Tuesday’s runoff election brought to a close aldermanic battles in 15 wards across the city. In many of those wards, incumbent aldermen fought for their political lives – including the 40th Ward on the North Side, where veteran Ald. Patrick O’Connor lost to democratic socialist Andre Vasquez. But in four wards, runoff candidates fought for seats left open by aldermen who are stepping down from City Council – for a variety of reasons.
In the 20th Ward, Jeanette Taylor, who helped organize the Dyett High School hunger strike in 2015, defeated former teacher Nicole Johnson. Since the 1980s, three former aldermen of this ward have pleaded guilty to federal corruption charges: Arenda Troutman, Cliff Kelley and Willie Cochran, who pleaded guilty last month to federal corruption charges tied to misuse of campaign cash.
In a particularly contentious battle in the 25th Ward, Pilsen community activist Byron Sigcho-Lopez, who was born in Ecuador, defeated Alex Acevedo, the son of former state Rep. Edward “Eddie” Acevedo candidate. Alex Acevedo received money from Chicago Forward, a super PAC connected to Mayor Rahm Emanuel; allegations of voter fraud were directed at Sigcho-Lopez’s campaign.
That seat was left open by Ald. Danny Solis, who announced in November he wouldn’t seek re-election. Solis has been out of the public eye since it was revealed he cooperated in a federal criminal investigation into longtime Ald. Ed Burke and that Solis himself was the subject of a federal probe.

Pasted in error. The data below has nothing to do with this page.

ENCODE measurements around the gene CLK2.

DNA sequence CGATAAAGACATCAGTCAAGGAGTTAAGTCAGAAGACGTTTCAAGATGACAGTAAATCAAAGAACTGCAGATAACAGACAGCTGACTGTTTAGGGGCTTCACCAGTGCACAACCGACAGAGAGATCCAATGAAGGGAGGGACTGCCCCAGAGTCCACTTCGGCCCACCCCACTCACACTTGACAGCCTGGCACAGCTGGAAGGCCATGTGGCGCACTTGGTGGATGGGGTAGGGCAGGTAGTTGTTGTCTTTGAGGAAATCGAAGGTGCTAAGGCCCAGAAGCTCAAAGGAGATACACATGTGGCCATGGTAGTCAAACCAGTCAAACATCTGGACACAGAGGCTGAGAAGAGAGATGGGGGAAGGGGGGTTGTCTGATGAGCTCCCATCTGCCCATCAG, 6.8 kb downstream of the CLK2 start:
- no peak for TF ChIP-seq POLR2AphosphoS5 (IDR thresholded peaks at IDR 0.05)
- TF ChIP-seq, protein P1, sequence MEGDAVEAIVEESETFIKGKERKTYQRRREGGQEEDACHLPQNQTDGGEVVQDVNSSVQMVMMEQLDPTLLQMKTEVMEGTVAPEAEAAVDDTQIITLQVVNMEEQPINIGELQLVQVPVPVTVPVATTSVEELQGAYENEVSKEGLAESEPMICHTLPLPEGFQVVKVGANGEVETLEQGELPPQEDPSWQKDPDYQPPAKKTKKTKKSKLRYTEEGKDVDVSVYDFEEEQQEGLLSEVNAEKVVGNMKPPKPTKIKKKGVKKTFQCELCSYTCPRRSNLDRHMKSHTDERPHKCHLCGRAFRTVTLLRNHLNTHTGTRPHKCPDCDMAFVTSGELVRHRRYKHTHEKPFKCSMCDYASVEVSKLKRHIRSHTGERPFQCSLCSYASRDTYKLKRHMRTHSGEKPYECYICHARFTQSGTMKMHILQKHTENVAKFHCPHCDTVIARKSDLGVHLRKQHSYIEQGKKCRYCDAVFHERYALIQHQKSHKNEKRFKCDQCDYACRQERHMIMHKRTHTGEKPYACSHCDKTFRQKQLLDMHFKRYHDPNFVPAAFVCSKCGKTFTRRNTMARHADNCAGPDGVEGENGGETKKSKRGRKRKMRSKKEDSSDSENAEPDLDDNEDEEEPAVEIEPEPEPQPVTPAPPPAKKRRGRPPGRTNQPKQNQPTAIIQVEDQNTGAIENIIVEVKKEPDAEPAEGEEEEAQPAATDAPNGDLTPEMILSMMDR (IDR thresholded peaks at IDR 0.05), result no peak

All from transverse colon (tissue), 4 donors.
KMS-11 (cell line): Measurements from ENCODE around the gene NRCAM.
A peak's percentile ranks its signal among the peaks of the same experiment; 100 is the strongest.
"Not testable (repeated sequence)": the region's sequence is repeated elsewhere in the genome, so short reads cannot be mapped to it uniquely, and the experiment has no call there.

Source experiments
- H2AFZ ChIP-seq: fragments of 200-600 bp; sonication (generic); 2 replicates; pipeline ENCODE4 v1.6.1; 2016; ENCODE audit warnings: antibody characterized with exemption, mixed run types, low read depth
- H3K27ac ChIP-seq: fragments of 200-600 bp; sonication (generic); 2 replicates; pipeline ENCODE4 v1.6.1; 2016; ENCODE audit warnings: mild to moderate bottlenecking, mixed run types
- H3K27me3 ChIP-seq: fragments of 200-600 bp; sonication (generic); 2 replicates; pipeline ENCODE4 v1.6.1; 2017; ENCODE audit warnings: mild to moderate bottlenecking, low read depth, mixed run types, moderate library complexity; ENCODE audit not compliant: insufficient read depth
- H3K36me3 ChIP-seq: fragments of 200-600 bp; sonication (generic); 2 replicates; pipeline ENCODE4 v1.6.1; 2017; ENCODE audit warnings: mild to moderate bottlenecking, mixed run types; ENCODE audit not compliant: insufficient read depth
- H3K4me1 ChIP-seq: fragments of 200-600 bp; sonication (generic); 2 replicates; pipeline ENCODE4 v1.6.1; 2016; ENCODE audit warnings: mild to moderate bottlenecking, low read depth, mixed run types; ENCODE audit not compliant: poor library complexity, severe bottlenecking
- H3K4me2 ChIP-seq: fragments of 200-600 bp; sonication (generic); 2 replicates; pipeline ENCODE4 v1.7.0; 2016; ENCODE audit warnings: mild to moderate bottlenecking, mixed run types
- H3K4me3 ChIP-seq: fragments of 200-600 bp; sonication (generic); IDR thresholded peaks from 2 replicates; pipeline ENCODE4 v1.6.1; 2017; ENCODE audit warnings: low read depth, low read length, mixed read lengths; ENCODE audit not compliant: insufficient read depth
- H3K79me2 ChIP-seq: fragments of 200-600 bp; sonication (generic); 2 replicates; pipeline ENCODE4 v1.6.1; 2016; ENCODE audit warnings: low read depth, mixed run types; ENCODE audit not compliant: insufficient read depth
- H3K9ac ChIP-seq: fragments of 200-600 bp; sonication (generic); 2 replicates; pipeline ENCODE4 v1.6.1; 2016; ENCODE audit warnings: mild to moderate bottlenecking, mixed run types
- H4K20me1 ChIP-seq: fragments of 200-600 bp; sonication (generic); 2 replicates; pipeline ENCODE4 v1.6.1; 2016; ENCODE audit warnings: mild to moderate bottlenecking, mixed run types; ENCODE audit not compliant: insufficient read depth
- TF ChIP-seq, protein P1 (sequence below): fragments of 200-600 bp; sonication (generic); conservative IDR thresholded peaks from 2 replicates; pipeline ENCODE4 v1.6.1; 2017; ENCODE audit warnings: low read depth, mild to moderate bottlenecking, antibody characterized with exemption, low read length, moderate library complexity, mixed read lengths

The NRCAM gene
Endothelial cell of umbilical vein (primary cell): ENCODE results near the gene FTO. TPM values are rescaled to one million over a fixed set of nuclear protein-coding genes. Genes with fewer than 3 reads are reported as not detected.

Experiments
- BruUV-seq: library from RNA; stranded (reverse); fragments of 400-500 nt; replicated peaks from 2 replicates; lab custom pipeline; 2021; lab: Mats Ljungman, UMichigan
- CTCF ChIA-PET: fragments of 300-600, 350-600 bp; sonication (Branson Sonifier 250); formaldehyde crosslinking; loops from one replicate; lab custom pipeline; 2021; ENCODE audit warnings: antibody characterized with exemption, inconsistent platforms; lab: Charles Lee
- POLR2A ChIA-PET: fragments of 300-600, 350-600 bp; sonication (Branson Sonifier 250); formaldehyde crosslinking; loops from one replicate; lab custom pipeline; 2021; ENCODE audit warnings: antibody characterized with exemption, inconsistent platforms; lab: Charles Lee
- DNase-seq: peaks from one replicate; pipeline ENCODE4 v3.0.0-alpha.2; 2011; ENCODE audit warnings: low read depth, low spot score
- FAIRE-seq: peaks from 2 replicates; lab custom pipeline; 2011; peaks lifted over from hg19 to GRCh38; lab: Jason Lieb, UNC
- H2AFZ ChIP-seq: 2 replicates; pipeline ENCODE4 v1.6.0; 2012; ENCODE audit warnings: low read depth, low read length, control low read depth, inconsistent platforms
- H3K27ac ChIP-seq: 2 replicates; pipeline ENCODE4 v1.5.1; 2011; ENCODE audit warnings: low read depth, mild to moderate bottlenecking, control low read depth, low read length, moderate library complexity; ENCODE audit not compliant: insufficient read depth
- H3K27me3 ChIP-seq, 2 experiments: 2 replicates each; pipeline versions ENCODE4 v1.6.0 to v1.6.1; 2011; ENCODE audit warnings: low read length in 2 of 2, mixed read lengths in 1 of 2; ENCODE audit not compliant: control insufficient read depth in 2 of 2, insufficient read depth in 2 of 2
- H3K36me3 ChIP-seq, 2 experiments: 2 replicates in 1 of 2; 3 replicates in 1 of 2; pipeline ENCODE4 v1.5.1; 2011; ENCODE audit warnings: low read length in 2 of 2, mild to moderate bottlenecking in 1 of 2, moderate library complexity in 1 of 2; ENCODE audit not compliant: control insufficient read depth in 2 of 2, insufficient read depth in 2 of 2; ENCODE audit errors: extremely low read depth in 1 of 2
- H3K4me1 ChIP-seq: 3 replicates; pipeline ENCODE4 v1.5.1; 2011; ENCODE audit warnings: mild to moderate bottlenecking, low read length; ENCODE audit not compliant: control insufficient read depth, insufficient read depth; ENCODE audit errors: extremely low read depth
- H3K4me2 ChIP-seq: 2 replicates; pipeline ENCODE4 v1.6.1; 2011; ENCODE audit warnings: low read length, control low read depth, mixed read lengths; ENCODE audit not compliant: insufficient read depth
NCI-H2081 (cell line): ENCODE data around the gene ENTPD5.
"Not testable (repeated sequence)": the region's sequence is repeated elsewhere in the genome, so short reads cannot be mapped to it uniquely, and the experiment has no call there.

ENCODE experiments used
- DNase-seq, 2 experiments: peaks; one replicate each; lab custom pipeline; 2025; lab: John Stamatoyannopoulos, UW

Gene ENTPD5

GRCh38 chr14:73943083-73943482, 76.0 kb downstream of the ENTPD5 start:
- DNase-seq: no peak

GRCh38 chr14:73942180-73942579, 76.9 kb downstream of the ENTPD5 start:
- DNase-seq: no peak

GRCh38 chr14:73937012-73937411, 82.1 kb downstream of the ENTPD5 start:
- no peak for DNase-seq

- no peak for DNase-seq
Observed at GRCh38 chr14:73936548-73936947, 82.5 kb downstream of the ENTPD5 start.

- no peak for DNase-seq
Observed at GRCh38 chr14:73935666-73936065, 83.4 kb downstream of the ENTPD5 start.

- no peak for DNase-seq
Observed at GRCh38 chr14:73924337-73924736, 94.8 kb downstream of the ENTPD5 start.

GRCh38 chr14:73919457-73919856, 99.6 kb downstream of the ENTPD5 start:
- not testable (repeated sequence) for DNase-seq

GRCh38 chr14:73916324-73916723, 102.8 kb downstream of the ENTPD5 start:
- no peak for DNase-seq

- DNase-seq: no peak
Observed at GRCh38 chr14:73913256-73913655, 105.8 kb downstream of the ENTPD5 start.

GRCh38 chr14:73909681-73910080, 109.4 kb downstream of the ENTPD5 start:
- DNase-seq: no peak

In the 39th Ward on the Northwest Side, Samantha “Sam” Nugent, former director of operations for former Illinois Attorney General Lisa Madigan, defeated architect Robert Murphy for the seat left open by Ald. Margaret Laurino, whose retirement ends a political dynasty that lasted more than half a century. Laurino was appointed by former Mayor Ricahrd M. Daley in 1994 to fill the 39th Ward seat of her father, Ald. Anthony Laurino, who was first elected to the ward in 1965.
In the 47th Ward, attorney Matt Martin defeated Michael Negron, Emanuel’s former chief of policy who also received campaign contributions from Chicago Forward. As an attorney at the Illinois Attorney General’s Office, Martin took part in drafting the federal consent decree overseeing the Chicago Police Department.
The two fought for the seat of retiring Ald. Ameya Pawar, who placed a self-imposed a two-term limit on himself. Pawar, meanwhile, was seeking the office of city treasurer and faced a runoff with state Rep. Melissa Conyears-Ervin, who won that seat Tuesday.
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